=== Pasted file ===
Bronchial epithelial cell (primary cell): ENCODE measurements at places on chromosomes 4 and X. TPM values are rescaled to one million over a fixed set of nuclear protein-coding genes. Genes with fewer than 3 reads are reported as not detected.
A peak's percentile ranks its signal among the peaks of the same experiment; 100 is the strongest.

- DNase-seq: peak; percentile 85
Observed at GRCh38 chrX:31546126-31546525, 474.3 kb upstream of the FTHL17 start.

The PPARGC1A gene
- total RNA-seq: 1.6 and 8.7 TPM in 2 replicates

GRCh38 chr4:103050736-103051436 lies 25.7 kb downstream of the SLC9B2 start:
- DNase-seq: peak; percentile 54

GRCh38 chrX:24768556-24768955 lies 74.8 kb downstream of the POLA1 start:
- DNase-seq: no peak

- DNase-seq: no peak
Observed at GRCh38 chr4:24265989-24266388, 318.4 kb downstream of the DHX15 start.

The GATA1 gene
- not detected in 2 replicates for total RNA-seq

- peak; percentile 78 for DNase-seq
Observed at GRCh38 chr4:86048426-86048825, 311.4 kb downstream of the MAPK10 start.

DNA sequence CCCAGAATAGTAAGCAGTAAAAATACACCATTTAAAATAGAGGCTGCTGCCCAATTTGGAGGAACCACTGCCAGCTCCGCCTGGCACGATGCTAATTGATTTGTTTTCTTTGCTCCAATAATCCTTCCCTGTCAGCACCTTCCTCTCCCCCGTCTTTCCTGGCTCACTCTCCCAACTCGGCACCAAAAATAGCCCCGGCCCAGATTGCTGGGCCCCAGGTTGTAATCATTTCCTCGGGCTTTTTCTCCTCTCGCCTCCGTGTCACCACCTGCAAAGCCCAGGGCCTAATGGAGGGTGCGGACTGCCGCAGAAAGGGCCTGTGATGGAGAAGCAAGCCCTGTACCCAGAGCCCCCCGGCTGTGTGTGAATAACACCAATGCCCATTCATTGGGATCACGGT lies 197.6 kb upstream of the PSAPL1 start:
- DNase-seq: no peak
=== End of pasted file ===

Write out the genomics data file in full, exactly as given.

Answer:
Bronchial epithelial cell (primary cell): ENCODE measurements at places on chromosomes 4 and X. TPM values are rescaled to one million over a fixed set of nuclear protein-coding genes. Genes with fewer than 3 reads are reported as not detected.
A peak's percentile ranks its signal among the peaks of the same experiment; 100 is the strongest.

- DNase-seq: peak; percentile 85
Observed at GRCh38 chrX:31546126-31546525, 474.3 kb upstream of the FTHL17 start.

The PPARGC1A gene
- total RNA-seq: 1.6 and 8.7 TPM in 2 replicates

GRCh38 chr4:103050736-103051436 lies 25.7 kb downstream of the SLC9B2 start:
- DNase-seq: peak; percentile 54

GRCh38 chrX:24768556-24768955 lies 74.8 kb downstream of the POLA1 start:
- DNase-seq: no peak

- DNase-seq: no peak
Observed at GRCh38 chr4:24265989-24266388, 318.4 kb downstream of the DHX15 start.

The GATA1 gene
- not detected in 2 replicates for total RNA-seq

- peak; percentile 78 for DNase-seq
Observed at GRCh38 chr4:86048426-86048825, 311.4 kb downstream of the MAPK10 start.

DNA sequence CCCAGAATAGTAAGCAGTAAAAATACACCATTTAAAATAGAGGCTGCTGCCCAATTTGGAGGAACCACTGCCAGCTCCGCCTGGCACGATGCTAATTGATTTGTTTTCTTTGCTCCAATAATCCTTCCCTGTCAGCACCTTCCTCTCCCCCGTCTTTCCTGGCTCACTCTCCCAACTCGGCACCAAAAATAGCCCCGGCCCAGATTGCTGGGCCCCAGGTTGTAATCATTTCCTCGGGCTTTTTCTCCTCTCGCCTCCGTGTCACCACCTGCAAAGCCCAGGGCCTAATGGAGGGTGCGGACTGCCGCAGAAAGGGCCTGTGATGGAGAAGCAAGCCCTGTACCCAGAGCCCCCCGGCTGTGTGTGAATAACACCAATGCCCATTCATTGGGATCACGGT lies 197.6 kb upstream of the PSAPL1 start:
- DNase-seq: no peak